The “Locked In Effect” is Destroying Home Inventory

After a seemingly coordinated effort to push the “tighten regardless of consequences to the economy” rhetoric,

on Friday we heard a couple of Fed members expressed concern that continued rate hikes may soon pause as the Fed waits to access the impact rate hikes will have on future economic reports.

Since it can take up to six months to see the results, we agree that it will be prudent to “pause” soon, likely before 2023. The news of at least two members expressing concern was enough to help reverse some of Friday morning’s losses, which was good news for mortgage rates as the day wore on.

However, since good news in the mortgage market has been very short-lived, we must be on guard today. Although markets are trading near flat so far this morning, we must be mindful that we could see that change as the day wears on.

Let’s hope the Fed will continue to soften its rhetoric in the weeks to come so we can see some real softening to the quickly upward-trending mortgage interest rate environment we are now in.

The “Locked In” effect continues to restrict the supply of homes for sale on the market. When you consider the reality of home affordability at multi-decade lows, you must consider who is actually impacted by this. It heavily impacts the first-time buyer market as well as those whose life situations require them to sell their existing home and buy another. The mass number of current homeowners who are locked in at a mortgage rate near 3% will be hesitant to make a move.

Knowing they would have a 50% increase in their monthly payment just to make a lateral move at current interest rates will hold many back who would otherwise love to relocate. This will limit available homes hitting the market and will also prevent a situation similar to what we faced in the 2008 housing market meltdown. Further, it will help support home values from falling dramatically.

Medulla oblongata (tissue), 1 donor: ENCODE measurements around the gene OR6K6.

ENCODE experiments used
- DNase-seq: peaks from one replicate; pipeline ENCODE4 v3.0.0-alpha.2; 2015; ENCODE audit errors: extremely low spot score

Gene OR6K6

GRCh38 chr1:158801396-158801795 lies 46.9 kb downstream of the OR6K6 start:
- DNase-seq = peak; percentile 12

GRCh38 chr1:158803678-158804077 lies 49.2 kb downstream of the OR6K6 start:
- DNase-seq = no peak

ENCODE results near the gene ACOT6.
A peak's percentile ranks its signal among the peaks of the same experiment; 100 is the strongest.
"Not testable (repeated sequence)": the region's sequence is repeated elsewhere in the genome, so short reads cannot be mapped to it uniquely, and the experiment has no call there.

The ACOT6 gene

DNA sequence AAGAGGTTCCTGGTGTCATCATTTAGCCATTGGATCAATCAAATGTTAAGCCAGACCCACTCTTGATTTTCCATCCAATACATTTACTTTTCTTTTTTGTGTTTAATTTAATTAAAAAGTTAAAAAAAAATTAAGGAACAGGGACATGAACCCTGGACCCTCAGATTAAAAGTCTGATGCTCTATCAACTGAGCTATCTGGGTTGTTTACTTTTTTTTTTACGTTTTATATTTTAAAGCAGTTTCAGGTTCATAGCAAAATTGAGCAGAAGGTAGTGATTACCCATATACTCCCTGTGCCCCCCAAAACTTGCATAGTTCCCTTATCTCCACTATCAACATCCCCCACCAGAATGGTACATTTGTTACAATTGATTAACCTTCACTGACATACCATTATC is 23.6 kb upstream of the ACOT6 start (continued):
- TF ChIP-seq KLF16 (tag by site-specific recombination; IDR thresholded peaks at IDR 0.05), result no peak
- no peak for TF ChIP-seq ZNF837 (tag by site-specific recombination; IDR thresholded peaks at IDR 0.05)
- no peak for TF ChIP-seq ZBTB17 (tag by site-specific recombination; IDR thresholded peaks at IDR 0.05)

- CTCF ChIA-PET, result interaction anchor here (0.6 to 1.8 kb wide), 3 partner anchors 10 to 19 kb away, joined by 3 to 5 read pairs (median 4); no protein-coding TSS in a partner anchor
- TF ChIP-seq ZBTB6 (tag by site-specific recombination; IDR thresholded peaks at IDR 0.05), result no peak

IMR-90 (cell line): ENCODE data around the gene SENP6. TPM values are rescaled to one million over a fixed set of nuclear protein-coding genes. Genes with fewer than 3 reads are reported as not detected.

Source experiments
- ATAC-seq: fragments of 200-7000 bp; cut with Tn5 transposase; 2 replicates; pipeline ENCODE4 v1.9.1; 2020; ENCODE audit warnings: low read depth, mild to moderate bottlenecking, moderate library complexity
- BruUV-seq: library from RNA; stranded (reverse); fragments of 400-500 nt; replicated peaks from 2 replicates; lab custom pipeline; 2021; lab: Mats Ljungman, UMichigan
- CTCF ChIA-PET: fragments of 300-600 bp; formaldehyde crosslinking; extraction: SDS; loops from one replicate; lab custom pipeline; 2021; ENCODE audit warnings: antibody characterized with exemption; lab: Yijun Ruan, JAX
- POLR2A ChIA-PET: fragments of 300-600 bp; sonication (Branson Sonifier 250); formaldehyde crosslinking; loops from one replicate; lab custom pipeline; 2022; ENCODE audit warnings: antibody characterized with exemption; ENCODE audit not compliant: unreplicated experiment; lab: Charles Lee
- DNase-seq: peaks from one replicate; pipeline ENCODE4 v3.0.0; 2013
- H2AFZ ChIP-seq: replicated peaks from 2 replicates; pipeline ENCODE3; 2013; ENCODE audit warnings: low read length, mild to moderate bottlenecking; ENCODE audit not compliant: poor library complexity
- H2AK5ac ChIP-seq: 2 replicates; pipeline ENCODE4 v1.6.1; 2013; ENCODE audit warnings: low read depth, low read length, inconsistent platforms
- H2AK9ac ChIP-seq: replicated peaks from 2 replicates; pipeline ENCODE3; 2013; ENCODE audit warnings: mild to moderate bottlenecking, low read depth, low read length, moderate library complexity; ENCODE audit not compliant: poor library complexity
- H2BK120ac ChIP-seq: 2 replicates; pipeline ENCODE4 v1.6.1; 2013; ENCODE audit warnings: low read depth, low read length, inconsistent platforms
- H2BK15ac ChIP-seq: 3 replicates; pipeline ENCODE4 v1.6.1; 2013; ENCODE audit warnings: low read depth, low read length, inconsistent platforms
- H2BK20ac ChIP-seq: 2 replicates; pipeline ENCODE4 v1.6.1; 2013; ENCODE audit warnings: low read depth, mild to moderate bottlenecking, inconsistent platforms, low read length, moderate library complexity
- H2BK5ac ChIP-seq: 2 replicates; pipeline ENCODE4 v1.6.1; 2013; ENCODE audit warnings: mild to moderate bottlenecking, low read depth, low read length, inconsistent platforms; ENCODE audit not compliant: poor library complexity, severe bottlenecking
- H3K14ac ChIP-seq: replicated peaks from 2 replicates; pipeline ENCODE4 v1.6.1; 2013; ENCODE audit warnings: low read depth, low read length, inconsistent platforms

The attached chart shows how all the headwinds facing the mortgage and real estate markets have caused mortgage applications to purchase a home to hit a 25-year low. With last week reporting even higher mortgage rates than the week before, it is probable that purchase applications have declined even further since what is outlined on the graph.

Most economists predict the slowing to continue throughout 2023, likely leading to a severe thinning in the number of mortgage and real estate agents throughout the country. Let’s hope inflation numbers fall more quickly than anticipated, as that would lead to lower mortgage rates, likely triggering a strong comeback in the housing market.

With markets showing slight improvement, many will be tempted to float. Keep in mind, rates have been in a strong upward trading channel. Until we see a clear breakout, we need to assume the worse.

In light of this, the safe play will be to lock. If you choose to float, do so only if you are able to closely watch the bond market.


Mortgage applications and home purchases are nearing 25-year lows.

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